Epiphone ES-339 Pro 13111502797 2013 China
The two Epiphones together cost half the price of the Gibson, but play and sound just as well. I recommend both very strongly.
Acoustic Guitars, etc.
Ovation Legend (steel stringed acoustic electric) 518079 1996 USA (This was purchased in 1996 as an upgrade from a Korean-made Ovation Celebrity that I’d had for about 10 years and which had no cut-away or preamp. Like the Celebrity, the action on the Legend was far too high when I first bought it, but I was able to lower it by removing one of the spacing shim strips below the bridge. Initially, aside from the better electronics, this guitar didn’t seem that much better than its cheaper predecessor, but over the years the sound has gradually improved as the timber has mellowed.)
Ovation Balladeer 12-string (acoustic electric) 507318 1996 USA (This was bought shortly after the Legend, after I had also tried a Takaine 12-string. It is one of my favourite guitars of all, and had a superb action right from the start. It’s the guitar on which I get the chord patterns that I work into pieces on Guitar Pro 6.)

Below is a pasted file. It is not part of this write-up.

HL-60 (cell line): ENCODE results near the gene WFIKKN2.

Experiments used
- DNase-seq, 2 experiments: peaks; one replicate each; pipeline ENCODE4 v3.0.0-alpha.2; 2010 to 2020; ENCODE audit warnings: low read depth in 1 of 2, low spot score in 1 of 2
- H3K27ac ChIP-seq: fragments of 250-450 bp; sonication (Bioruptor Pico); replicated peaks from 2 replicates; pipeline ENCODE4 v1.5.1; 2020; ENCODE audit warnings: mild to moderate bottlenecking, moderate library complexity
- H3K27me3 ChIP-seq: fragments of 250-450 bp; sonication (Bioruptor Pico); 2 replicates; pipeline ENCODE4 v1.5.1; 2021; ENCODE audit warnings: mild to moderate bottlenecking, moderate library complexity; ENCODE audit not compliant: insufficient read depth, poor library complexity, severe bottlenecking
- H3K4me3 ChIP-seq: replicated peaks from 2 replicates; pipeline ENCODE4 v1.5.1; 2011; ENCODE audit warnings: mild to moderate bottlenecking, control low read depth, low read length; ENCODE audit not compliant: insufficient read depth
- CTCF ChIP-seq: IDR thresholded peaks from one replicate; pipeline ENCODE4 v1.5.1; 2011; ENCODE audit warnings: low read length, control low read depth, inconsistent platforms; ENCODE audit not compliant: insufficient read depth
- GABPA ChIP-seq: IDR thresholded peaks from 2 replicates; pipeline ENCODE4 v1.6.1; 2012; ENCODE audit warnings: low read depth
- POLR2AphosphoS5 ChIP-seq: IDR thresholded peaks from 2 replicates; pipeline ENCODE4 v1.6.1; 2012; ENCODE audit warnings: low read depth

Ovation Country Artist (nylon stringed acoustic electric) 493508 1995 USA (This is my least frequently-played Ovation, as when I want a get classical sound into the mixer I normally get it from one of the guitar synths.)
Yamaha Classical Guitar G225A 1970s Japan (I bought this in McCann’s Music, Hobart, Tasmania in the late 1980s. I had spent a morning trying without success to find a classical guitar that I liked in Hobart’s other stores. Tony McCann showed me this one when I explained I’d had no luck elsewhere with guitars at $3-400. He said ‘It’s a rather battered-looking trade-in but it is better than any of the new ones we’ve got at the moment, at any price.’ He was right, and it was only $75. Perhaps that is why McCann’s has outlasted its rivals.)
Acoustic guitars I used to own: Eko Ranger, Ovation Celebrity.
From the Shredecon wardrobe: rock-star-style shirts by David Smith Australia